Caffeic acid O‐methyltransferase (COMT), the lignin biosynthesis gene modified in many brown‐midrib high‐digestibility mutants of maize and sorghum, was targeted for downregulation in the small grain temperate cereal, barley (Hordeum vulgare), to improve straw properties. Phylogenetic and expression analyses identified the barley COMT orthologue(s) expressed in stems, defining a larger gene family than in brachypodium or rice with three COMT genes expressed in lignifying tissues. RNAi significantly reduced stem COMT protein and enzyme activity, and modestly reduced stem lignin content while dramatically changing lignin structure. Lignin syringyl‐to‐guaiacyl ratio was reduced by ~50%, the 5‐hydroxyguaiacyl (5‐OH‐G) unit incorporated into lignin at 10‐–15‐fold higher levels than normal, and the amount of p‐coumaric acid ester‐linked to cell walls was reduced by ~50%. No brown‐midrib phenotype was observed in any RNAi line despite significant COMT suppression and altered lignin. The novel COMT gene family structure in barley highlights the dynamic nature of grass genomes. Redundancy in barley COMTs may explain the absence of brown‐midrib mutants in barley and wheat. The barley COMT RNAi lines nevertheless have the potential to be exploited for bioenergy applications and as animal feed.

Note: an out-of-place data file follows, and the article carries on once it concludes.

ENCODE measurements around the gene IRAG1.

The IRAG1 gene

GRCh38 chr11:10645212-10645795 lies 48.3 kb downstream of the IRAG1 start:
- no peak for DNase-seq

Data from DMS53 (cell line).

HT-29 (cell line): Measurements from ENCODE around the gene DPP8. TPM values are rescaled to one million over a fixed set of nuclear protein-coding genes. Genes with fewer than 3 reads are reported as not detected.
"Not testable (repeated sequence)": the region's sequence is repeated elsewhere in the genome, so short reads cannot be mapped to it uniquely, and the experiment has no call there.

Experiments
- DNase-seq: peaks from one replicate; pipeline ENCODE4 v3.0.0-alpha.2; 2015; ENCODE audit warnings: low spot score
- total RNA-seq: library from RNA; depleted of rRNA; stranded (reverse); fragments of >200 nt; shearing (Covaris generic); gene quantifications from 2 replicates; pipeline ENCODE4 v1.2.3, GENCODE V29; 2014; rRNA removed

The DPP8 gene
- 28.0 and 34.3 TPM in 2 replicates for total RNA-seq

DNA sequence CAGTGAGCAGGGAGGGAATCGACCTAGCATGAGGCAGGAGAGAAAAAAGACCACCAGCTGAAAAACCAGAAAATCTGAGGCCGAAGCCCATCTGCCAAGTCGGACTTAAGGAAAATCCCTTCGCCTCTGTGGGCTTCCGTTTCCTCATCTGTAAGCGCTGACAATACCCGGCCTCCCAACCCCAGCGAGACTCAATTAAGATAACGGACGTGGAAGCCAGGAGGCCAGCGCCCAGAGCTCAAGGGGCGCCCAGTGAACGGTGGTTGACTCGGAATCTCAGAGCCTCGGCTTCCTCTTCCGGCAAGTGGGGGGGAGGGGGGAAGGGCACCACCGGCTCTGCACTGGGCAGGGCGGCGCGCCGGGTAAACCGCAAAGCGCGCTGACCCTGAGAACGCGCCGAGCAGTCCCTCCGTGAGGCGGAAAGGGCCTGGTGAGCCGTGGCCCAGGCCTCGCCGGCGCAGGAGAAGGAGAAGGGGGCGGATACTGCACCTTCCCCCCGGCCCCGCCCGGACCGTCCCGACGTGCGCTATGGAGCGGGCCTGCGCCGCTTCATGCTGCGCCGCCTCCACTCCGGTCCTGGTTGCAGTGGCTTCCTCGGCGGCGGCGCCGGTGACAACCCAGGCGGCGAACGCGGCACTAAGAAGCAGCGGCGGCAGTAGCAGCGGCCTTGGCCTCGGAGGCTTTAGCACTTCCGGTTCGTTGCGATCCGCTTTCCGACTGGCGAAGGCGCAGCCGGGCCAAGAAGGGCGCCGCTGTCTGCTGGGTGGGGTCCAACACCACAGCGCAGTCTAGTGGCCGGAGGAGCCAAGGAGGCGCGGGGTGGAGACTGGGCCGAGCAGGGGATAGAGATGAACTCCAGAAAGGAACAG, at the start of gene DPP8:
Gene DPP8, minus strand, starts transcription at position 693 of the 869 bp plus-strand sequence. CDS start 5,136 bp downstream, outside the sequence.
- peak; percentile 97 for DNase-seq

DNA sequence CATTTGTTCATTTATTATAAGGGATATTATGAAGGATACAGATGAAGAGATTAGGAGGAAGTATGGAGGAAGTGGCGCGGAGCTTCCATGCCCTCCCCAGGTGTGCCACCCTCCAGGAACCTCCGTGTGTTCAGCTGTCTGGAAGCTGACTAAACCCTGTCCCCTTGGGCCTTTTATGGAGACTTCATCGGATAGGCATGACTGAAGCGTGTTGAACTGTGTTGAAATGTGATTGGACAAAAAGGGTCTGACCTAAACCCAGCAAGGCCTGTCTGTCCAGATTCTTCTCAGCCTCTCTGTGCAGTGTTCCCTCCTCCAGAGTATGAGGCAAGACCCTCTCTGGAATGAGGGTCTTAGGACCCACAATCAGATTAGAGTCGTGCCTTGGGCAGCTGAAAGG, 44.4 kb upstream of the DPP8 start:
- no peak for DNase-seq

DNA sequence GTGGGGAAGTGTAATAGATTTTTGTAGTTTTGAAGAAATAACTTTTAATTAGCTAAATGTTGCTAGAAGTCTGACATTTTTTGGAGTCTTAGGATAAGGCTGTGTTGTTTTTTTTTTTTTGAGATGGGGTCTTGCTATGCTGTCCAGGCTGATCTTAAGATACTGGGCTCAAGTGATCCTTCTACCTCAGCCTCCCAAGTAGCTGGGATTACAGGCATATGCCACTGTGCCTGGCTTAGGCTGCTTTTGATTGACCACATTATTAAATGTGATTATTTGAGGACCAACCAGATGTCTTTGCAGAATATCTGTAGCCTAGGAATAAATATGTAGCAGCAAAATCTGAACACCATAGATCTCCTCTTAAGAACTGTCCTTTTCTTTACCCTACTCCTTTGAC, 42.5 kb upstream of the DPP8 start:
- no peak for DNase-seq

- caffeic acid O-methyltransferase (COMT)
- barley (Hordeum vulgare)